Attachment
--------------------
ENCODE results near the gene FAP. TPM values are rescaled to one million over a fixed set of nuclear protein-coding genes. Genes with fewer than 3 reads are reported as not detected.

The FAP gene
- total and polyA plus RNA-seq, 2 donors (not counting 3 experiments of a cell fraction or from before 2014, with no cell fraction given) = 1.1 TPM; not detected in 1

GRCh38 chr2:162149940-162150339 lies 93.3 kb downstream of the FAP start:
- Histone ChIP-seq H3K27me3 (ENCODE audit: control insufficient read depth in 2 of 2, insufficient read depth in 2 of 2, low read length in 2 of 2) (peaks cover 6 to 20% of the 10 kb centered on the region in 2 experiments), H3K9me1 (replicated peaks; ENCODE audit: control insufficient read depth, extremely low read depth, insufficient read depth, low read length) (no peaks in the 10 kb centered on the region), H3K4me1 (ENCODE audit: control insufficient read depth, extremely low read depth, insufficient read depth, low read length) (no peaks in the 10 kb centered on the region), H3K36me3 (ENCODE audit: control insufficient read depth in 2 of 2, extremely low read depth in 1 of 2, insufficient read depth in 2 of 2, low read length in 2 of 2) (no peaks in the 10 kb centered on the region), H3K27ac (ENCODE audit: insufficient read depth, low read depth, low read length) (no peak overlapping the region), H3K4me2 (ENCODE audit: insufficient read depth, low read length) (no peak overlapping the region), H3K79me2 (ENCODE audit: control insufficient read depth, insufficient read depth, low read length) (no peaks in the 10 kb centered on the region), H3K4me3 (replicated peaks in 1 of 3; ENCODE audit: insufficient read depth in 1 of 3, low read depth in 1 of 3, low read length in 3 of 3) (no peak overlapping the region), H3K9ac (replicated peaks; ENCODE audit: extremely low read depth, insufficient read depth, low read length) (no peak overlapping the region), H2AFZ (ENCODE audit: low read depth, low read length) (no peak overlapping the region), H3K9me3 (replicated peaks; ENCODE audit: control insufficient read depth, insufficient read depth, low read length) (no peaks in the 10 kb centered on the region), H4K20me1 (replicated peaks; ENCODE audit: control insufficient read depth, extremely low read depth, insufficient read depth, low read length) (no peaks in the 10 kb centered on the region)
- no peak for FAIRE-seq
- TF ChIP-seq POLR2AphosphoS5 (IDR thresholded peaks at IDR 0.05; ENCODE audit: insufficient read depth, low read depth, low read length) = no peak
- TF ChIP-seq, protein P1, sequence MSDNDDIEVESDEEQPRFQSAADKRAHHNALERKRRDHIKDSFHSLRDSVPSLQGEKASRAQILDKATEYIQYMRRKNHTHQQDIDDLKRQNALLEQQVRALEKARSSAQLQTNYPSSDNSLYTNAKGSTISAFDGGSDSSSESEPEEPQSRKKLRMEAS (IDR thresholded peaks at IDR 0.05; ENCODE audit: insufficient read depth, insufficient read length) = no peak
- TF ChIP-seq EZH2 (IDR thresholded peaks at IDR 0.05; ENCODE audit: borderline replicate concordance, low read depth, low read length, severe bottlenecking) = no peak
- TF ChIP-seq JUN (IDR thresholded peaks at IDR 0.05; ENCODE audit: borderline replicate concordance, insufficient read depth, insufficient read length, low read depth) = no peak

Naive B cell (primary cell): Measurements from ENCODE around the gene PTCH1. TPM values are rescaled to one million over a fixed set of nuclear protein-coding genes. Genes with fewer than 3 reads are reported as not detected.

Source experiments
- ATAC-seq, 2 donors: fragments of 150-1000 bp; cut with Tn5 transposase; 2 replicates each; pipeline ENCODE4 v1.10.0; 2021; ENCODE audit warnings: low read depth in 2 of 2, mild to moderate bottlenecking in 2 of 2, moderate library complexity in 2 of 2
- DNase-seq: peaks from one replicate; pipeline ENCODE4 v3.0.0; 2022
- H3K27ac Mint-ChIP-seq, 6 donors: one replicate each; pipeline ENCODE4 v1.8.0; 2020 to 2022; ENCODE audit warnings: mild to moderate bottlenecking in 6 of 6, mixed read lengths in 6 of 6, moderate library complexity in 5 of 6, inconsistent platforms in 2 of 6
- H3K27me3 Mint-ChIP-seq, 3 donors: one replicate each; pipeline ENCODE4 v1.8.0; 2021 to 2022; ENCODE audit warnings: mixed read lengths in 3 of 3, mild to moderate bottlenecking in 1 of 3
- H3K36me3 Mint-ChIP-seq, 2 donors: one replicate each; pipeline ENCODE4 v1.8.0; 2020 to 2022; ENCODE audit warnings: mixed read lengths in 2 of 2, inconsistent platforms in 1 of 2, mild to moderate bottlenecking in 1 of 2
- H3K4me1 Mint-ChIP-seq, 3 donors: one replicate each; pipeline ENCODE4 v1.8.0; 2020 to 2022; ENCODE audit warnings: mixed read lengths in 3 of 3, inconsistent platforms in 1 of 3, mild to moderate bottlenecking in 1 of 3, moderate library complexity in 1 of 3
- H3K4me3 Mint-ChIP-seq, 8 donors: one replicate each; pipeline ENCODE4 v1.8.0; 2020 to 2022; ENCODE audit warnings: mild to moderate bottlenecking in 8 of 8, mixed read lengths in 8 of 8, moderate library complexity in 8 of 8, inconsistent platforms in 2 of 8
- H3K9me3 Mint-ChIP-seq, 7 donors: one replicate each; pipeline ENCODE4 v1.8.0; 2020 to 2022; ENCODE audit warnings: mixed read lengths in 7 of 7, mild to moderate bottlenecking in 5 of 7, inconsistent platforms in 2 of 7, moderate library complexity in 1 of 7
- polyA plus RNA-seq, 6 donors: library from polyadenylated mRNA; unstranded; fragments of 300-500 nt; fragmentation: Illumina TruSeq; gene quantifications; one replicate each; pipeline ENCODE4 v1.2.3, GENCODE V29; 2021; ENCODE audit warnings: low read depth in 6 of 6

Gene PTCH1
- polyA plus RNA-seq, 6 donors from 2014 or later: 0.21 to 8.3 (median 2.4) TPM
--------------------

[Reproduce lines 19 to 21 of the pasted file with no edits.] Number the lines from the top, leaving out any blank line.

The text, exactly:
- H3K4me3 Mint-ChIP-seq, 8 donors: one replicate each; pipeline ENCODE4 v1.8.0; 2020 to 2022; ENCODE audit warnings: mild to moderate bottlenecking in 8 of 8, mixed read lengths in 8 of 8, moderate library complexity in 8 of 8, inconsistent platforms in 2 of 8
- H3K9me3 Mint-ChIP-seq, 7 donors: one replicate each; pipeline ENCODE4 v1.8.0; 2020 to 2022; ENCODE audit warnings: mixed read lengths in 7 of 7, mild to moderate bottlenecking in 5 of 7, inconsistent platforms in 2 of 7, moderate library complexity in 1 of 7
- polyA plus RNA-seq, 6 donors: library from polyadenylated mRNA; unstranded; fragments of 300-500 nt; fragmentation: Illumina TruSeq; gene quantifications; one replicate each; pipeline ENCODE4 v1.2.3, GENCODE V29; 2021; ENCODE audit warnings: low read depth in 6 of 6